Adapted from a recent online discussion.
Once many years ago, my spouse had a brief sexual affair with a friend of ours, then came clean to me and cut ties with the friend. We went to therapy and worked through the issues that led to the affair and came out of it with what I believe is a much stronger marriage. We have since had a child, bought a house, and adopted pets together — our bond is strong and we are not planning to break up.
Yet a certain relative of mine — one we see very often — insists on treating my spouse like a flight risk. This relative was one of the only people I confided in after I found out about the affair because I thought he could be trusted to help me retain objectivity as we decided what to do about it. Instead, he is actively making it harder for me to emotionally move on, and every time we are around each other I have to suffer through reminders of that difficult time.
How do I get another person to believe what I now believe — that my marriage is stronger for the affair and that my spouse is not an evil person who can never be trusted again?
The answer is never to “get” anyone “to believe” anything — do file that away for current and future use.
Also please accept my sympathies. Having your carefully selected confidant basically turn on you is an extra burden where you hardly needed one.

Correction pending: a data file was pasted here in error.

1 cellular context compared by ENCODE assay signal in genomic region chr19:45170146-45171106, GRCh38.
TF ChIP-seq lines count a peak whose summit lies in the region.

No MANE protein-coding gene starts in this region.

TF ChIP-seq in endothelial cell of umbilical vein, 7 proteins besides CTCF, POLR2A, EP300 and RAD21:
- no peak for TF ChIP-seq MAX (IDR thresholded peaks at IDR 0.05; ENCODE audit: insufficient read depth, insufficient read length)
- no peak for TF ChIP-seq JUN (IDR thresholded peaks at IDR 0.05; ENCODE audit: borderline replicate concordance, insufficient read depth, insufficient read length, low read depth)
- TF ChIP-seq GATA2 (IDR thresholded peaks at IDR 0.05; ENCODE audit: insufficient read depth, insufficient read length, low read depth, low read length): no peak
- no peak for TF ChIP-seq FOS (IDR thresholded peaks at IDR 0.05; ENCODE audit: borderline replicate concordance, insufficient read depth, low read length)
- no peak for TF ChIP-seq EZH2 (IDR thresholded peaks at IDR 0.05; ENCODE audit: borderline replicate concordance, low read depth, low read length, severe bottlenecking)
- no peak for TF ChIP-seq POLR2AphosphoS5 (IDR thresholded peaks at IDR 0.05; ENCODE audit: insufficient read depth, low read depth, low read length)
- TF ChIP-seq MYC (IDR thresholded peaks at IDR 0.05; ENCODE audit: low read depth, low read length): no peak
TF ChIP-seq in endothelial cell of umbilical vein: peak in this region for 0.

But back to the “get another person to” problem: I’m not saying it’s never worthwhile to spell out what you need, ask someone for it directly, and then hope your message gets through. In this case, I’m sure you have made the case to your relative that your hard work since the affair has made your marriage stronger, and that was a reasonable approach to try.
But when your relative proved himself unmoved by this information, that was your cue to drop the persuasion effort and move onto a “think what you like” approach, because only your opinion matters.
Launch this phase with the definitive Last Conversation About It: “You’ve made your point, Dear Relative. I’m through discussing it. Are you willing to look me in the eye and agree, right now, to drop this once and for all? Because if you’re not, then I need to come up with a Plan B.”
Plan B being some version of distancing yourself from this relative, but you don’t need to figure that out yet; you can think about where to draw the line and how to enforce it, then update this relative as needed.
But as you figure it out, you absolutely, 100%, can choose never to engage with this relative on that topic again — and must choose that to deliver a “drop it” message effectively. Hang up, leave the room, reply in non-sequiturs, but hold firm.
Relative: “Let me remind you again of that difficult time.”
You: “[the weirder the better].”
Once you’ve made your point clearly — “Nope. Next topic” — feel free to use non-responses as a chance to entertain yourself, especially if this person is an integral (as in, hard-to-avoid) part of your life.
— Washington Post Writers Group